I genuinely enjoy writing about perfume and my impressions of them. However, it’s a bit difficult for me to write about Timbre from indie brand Chris Rusak. Why? Because the brand’s description is absolutely accurate. EauMG has existed since 2008 and I can only remember a few perfumes that I’ve tried where I thought the brand did a better job of explaining the perfume than I could or any other perfume blogger/writer/hobbyist could. I’m not being arrogant. Let’s be real, most perfume descriptions are minimal or try to sell you on an idea/concept that doesn’t translate at all into the fragrance.
To quote the brand:
Fresh acidity. A greyscale of bitterness. Bright dryness.Timbre exists on the sharper, harsher edges of the woody-citrus genre.
There. You have it. This is Timbre. But, since you’re here, I’ll try to give you my impressions which aren’t any different than the brand’s description…
What I love about Timbre is it’s aggressively green opening. It’s an inky, green galbanum. This is paired with a terpenous citrus peel that frankly reminds me of certain citrus-hued strains of THC-heavy marijuana. This opening is like the perfume equivalent of getting your dark, leafy greens. It’s refreshing, fresh and I just feel more energized when I breath it in. Timbre is nourishment. As the perfume wears, there’s a salty, mineral vetiver grassiness but also balsamic resins. The resins (myrrh and I feel like there’s some frankincense) are the type of resins that pull into the bitter, citrus direction (as opposed to sweet and honeyed). The perfume gets drier. I’m talking like Death Valley dry or like Minneapolis in 2050 after climate change does a number. It dries down to dry woods, sharper resins, and there’s bit of “decay” from oud. There’s also a faint trace of sweatiness underneath all of this. This heart and dry-down brings to mind lumber decaying in some wild west ghost town. But, it’s contrasted by a dry, mineral grass and, I swear, a bitter neroli (not listed in the notes). It’s really like being in a dry climate with the only memories left of humid, seaside strolls. Even though it’s mineral, which should translate as “aquatic” in perfumery, and there’s citrus, this perfume is dry and there’s no water available, just green juice. It’s a bitter, green, acidic, resinous perfume that is a smart alternative to “clean fragrances” because somehow all of these elements come across as fresher than fresh even when there’s hints of decay and sweat in this perfume! Gah, I love that.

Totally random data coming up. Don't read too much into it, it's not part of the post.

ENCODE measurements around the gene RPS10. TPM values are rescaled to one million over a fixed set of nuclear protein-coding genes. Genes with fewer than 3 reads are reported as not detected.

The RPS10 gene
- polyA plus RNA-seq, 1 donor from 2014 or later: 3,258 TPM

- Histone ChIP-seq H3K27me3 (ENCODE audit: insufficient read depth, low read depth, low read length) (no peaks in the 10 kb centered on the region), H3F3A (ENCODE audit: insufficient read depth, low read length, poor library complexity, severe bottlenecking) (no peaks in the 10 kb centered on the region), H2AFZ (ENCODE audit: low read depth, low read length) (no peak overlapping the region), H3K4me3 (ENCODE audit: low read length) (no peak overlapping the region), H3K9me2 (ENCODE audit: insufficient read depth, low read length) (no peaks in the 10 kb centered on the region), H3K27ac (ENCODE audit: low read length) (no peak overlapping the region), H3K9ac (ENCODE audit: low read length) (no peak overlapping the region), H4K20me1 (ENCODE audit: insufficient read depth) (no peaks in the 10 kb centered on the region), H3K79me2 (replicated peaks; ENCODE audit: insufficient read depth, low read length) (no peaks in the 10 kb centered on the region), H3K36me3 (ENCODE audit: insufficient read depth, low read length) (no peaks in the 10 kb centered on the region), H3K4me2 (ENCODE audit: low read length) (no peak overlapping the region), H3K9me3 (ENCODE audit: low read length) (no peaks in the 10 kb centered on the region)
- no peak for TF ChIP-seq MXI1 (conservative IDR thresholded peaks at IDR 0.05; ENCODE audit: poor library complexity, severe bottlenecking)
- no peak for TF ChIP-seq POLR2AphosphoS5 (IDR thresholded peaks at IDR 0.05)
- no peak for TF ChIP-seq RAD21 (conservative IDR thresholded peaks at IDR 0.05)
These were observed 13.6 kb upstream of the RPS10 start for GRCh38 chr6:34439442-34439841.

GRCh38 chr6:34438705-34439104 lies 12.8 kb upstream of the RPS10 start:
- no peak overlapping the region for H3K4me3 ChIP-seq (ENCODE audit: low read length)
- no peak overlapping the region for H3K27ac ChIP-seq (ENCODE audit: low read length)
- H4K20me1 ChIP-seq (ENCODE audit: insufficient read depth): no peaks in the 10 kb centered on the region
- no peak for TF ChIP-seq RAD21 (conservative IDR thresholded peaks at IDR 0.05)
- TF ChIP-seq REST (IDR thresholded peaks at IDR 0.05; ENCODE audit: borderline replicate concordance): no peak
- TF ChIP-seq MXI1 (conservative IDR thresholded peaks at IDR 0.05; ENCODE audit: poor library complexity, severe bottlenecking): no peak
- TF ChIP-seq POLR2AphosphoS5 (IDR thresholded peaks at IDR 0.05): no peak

Back in the day, I used to be intimidated by galbanum. It was just shockingly green and bitter. Since those days, I’ve matured as a perfume person (and I’d like to think as a human as well). I really can’t get enough of galbanum or bitter, green perfumes. I think most of them are too subtle, oh, but Timbre goes there. It’s a green, woodsy fragrance for those of that apparently want to smell like freshly slashed weeds and untamed forests.
Notes listed include yuzu, mandarin, myrrh, Vietnamese oud, petitgrain, galbanum, and cedar. Launched in 2019. PERFUMER – Chris Rusak
Give Timbre a try if you like galbanum or green, woodsy scents. Or perfumes like CDG Artek x Standard, CdG Hinoki, Odin 07 Tanoke, Aesop Hwyl and/or Phlur Greylocke.
This is an EDT concentration with average to above average projection and longevity. I absolutely love wearing this stuff when it’s hot and muggy out. The bitterness cuts through it. It’s a fresh, clean fragrance without resorting to all of those other fresh, clean fragrance troupes.
Victoria’s Final EauPINION – Green, bright and dry. I’m not plagiarizing! The brand said this but I agree. If you try perfumes and think to yourself, “This isn’t green enough. This isn’t dry enough. This isn’t woodsy enough”, well, you need this in your life.
*Disclaimer – Sample provided by the brand. I am not financially compensated for my reviews. My opinions are my own. Product pic from the brand. Marion Davies pic from fanpix.net Post contains affiliate links. Thanks!